The Impact of Blockchain on Real Estate  – Part 4

The Impact of Blockchain on Real Estate – Part 4

BY NAVITAS CAPITAL

While cryptocurrency already achieved widespread notoriety with extreme value growth, business blockchain applications for the real estate vertical are still in their “first inning”. Operators, owners and investors are now starting to learn about the technology and what strategies to consider for leveraging blockchain.  

To help gain a greater level of clarity around those difficult questions, we summarized our research and key findings of this paper into a few key takeaways:

Key takeaways for real estate executives and practitioners  

Real estate is ripe for blockchain adoption due to its size, fragmentation, multi-party transactions, and illiquidity.  

Cryptocurrency wealth is real (Market cap of ~$250B as of August 2018) and offers a significant new source of capital looking for investment opportunities, not unlike investors under the EB-5 visa program.  

Blockchain has the potential to unlock liquidity in certain real estate assets by allowing investors to freely trade previously illiquid positions, while simultaneously providing long-term committed capital for owners. This represents the largest opportunity in real estate as it can lead to a liquid secondary market.  

2019 will be the year that large commercial assets become ‘tokenized’ and traded via blockchain based compliance platforms.  

Blockchain will enable secure digital identities for investors.  

Future blockchain adoption will not eliminate the need for third party service providers; instead it has the potential to automate workflows and accelerate transactions.  

Until critical underlying industry data is digitized and structured, blockchain powered applications will have limited use cases and adoption.  

Clear government regulation for cryptocurrency and blockchain platforms is required to allow for more institutional adoption.  

Leading real estate players will likely need to embrace blockchain technology within their operations (a la the internet in the 1990s), or risk being left behind competitively.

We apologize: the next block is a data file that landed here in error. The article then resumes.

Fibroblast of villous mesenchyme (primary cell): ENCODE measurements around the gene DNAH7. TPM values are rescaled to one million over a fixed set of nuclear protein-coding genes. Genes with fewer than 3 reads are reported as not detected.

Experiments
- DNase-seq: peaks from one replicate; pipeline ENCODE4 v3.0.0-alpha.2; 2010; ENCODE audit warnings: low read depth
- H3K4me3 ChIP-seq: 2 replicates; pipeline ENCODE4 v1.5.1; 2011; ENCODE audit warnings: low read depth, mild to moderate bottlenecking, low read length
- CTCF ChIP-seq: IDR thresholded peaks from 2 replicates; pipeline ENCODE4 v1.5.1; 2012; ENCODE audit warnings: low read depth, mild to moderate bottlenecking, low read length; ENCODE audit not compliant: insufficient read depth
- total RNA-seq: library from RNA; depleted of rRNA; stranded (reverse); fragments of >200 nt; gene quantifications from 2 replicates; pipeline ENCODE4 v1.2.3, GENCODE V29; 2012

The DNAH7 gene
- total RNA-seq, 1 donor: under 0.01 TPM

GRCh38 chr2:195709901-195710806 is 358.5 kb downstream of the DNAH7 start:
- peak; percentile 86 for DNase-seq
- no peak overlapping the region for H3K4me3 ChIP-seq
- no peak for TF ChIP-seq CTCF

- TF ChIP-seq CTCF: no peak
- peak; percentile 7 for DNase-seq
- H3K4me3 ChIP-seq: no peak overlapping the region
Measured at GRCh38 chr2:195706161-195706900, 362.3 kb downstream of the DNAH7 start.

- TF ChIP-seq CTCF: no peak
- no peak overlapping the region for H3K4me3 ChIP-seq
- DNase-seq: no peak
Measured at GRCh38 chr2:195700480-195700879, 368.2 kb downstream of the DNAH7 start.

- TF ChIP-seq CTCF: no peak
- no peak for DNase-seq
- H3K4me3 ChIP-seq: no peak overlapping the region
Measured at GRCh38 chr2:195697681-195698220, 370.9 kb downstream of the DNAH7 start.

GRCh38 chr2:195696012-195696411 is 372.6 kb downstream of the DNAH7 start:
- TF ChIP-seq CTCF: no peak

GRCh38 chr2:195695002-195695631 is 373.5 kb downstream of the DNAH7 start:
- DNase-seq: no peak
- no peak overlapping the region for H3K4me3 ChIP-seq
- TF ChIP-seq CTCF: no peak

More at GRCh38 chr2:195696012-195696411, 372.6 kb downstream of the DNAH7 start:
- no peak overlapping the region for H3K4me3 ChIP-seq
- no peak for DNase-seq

How can Blockchain help real estate operators ? 

Given its size, lack of digital infrastructure, transaction complexities, and illiquidity, the real estate industry stands to greatly benefit from blockchain’s value proposition of helping digitize and exchange assets in a decentralized and secure manner.  

Blockchain’s inherent trust mechanism can be a compelling concept for reshaping businesses and transactions that are traditionally bogged down by inefficiencies. As such, the $200T+ real estate asset class – from landlords, to service providers, to data providers and others – needs to pay careful attention to this emerging technology and develop a strong understanding of the potential changes that could take place in the market.  

Blockchain can be the technological foundation to create and trade security-law-compliant representations of traditional private assets via platforms like Harbor (a Navitas portfolio company) Polymath, tZERO or Meridio (See notable blockchain start-ups in appendix D). These so- called security tokens represent ownership claims of private securities on blockchain. Security tokens allow asset owners to easily convert the rights of individual properties on to a blockchain network, subdivide the asset into individual parcels and create tradeable fractional ownership of property rights.  

In practice, blockchain-based security tokens give real estate owners the ability to:  

  1. Compliantly leverage new sources of equity in the form of crypto-wealth looking for quality investment opportunities and  
  1. Increase liquidity for investors.  

As a result, the security tokens can potentially transform capital formation as owners can obtain long term committed capital, while investors can freely trade the tokens on a secondary market with other accredited investors. Investors will eventually be able to get in and out of previously illiquid positions instantly, and more importantly without the involvement of intermediate fund managers. This represents the largest opportunity for blockchain in real estate as it can lead to a liquid secondary market that potentially enables the true democratization of real estate access.  

Democratization will first require regulators to form the necessary guidelines, similar to how Title III of the JOBS Act established crowdfunding provisions. The continuous regulatory process will be the only viable path to create a truly liquid, blockchain enabled marketplace for real estate. Blockchain adoption will therefore depend on the progress of the technology alongside the advancement of regulations, making it impossible to forecast its full impact and the timing of that impact. However, the eventual efficiency gains that can be achieved are significant, especially in regard to broadening the investor base for commercial real estate transactions, where an added layer of security and verification can provide significant value.  

Looking ahead, blockchain also has the potential to lower transaction costs, as the ease and security of transactions would permit the efficient unbundling of property rights.  

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